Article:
We are particularly interested in mechanisms associated with the spread and survival of metastatic cells. All data derived from mouse melanomas are compared with their human counterparts to determine the relevance of our findings. Ultimately, we plan to use our melanoma mouse model to perform preclinical studies, aimed at an examination of the role of cancer stem cells in drug-resistant residual metastatic disease.
Our collaborators include Ron DePinho, Dana-Farber Cancer Institute; Frances Noonan and Ed DeFabo, George Washington University; Paul Meltzer, NCI; Giorgio Trinchieri, NCI.
Selected Key Publications
TGF alpha overexpression in transgenic mice induces liver neoplasia and abnormal development of the mammary gland and pancreas.Cell. 61: 1137-46, 1990. [ Journal Article ]
- Oncogene. 37(17): 2225-36, 2018. [ Journal Article ]
- Nat. Med. 26(5): 781-91, 2020. [ Journal Article ]
Expression profiling identifies the cytoskeletal organizer ezrin and the developmental homeoprotein Six-1 as key metastatic regulators.Nat Med. 10: 175-81, 2004. [ Journal Article ]
- Nature. 469: 548-53, 2011. [ Journal Article ]
Dr. Merlino obtained his B.A. summa cum laude in 1975, then went on to receive a Ph.D. in biological sciences in 1980 from the Department of Cellular and Molecular Biology at the University of Michigan, Ann Arbor. He joined the NCI in 1988. As a postdoctoral fellow in Dr. Ira Pastan’s lab, Dr. Merlino was the first to report the amplification/rearrangement of the epidermal growth factor receptor (EGFR) proto-oncogene in human cancer, and as a young independent investigator, he was among the first to show that growth factors could function in vivo as oncogenes using transgenic mouse models. With long-time George Washington University collaborators, Drs. Frances Noonan and Ed DeFabo, Dr. Merlino’s group also developed the first human-like mouse melanoma model and provided the first experimental evidence supporting the notion that childhood sunburn is a critical melanoma risk factor.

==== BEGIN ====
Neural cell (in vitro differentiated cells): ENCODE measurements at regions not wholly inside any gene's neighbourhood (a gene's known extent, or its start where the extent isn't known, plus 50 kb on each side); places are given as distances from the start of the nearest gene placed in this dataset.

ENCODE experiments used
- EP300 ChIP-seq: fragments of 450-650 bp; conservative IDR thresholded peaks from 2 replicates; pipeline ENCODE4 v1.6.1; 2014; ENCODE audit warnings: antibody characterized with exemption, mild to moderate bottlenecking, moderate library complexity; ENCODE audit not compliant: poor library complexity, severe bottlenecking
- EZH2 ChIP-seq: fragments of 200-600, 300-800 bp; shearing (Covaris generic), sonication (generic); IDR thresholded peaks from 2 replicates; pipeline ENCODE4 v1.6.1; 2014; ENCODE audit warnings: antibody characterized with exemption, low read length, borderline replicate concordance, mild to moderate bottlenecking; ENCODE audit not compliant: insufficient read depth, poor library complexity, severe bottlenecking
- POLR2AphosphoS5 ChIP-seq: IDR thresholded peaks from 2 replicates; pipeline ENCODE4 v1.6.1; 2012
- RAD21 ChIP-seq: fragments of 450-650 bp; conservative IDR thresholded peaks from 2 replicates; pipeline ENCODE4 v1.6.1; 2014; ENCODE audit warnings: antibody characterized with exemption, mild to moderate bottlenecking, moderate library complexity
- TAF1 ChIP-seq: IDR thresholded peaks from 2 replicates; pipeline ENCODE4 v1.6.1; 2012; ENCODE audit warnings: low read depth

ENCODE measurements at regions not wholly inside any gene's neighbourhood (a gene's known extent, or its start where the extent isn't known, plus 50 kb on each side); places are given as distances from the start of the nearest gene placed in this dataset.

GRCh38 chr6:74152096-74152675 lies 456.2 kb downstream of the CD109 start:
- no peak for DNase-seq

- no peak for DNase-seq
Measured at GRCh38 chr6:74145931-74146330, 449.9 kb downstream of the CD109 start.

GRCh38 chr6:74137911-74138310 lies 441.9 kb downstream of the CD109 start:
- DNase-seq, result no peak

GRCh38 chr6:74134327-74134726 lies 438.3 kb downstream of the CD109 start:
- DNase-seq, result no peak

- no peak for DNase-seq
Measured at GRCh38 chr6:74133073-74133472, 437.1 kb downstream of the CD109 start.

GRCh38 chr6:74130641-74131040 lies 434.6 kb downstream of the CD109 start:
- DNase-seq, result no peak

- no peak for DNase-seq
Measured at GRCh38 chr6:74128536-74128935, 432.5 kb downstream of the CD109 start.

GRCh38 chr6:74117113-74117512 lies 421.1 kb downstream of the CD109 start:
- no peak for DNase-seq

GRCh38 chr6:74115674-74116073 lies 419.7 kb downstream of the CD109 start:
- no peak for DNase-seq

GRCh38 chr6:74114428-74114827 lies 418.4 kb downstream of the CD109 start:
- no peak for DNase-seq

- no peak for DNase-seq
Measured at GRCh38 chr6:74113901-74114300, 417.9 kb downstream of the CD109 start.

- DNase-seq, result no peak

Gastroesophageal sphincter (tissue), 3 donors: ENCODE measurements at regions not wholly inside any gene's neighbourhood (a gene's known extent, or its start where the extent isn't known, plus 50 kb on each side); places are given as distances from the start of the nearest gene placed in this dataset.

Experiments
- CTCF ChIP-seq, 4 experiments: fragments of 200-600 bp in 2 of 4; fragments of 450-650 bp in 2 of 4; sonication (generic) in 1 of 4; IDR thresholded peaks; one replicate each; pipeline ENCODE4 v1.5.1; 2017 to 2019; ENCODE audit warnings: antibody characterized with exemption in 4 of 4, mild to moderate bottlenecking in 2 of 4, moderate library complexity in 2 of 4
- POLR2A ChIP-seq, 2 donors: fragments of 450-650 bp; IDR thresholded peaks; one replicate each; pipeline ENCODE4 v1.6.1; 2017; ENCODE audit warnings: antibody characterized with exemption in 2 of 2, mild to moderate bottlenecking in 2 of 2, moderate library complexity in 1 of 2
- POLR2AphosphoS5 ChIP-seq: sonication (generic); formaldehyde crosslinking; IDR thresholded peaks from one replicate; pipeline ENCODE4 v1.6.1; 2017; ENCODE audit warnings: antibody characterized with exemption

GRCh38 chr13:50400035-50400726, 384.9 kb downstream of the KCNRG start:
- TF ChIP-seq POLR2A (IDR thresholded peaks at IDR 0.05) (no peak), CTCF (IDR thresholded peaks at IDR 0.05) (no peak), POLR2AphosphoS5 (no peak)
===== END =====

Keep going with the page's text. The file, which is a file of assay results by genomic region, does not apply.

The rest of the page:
Dr. Merlino was Chief of the Laboratory of Cell Regulation and Carcinogenesis from 2004 to 2006. This lab, along with two others, merged into the Laboratory of Cancer Biology and Genetics (LCBG) in 2006. He then served as Co-Chief of the new Laboratory from 2006 to 2017. During this period, Dr. Merlino also served as a CCR Deputy Director (2010-2015). Currently, he is CCR’s Scientific Director for Basic Research. At NIH/NCI, Dr. Merlino has served as the NIH Ombudsman for Animal Welfare, on the Steering Committee of the NCI Center of Excellence in Integrative Cancer Biology and Genomics and on the CCR Science Board.
From 2009 to 2012, Dr. Merlino was Executive Editor of Pigment Cell and Melanoma Research; he has also served on the Editorial Board of Cancer Research. Currently, he is Co-Chair of the Scientific Advisory Council, Melanoma Research Foundation and Adjunct Professor at the University of Maryland Regional College of Veterinary Medicine.
Honors and Awards
In 2016, Dr. Merlino was elected as an American Association for the Advancement of Science (AAAS) Fellow. His other honors include the Society for Melanoma Research Lifetime Achievement Award (2013) and the Aaron B. Lerner/PASPCR Special Lectureship Award (2012). Dr. Merlino has also received numerous awards throughout his career at NCI, including the NIH Director’s Award (2016), the NCI Director’s Award (2018, 2017, 2015), the NCI Merit Award (2009, 2002) and the NCI Outstanding Mentor Award (2008).
|Chi-Ping Day, Ph.D.||Staff Scientist|
|Charli Gruen||Postbaccalaureate Fellow (CRTA)|
|Kerrie Marie Ph.D.||Research Fellow|
|Helen Michael Ph.D.||Special Volunteer|
|Eva Perez Guijarro Ph.D.||Postdoctoral Fellow (Visiting)|
|Antonella Sassano Ph.D.||Senior Research Assistant|
|Emily Wu||Postbaccalaureate Fellow (CRTA)|
|Yan Lin Yu, Ph.D.||Staff Scientist|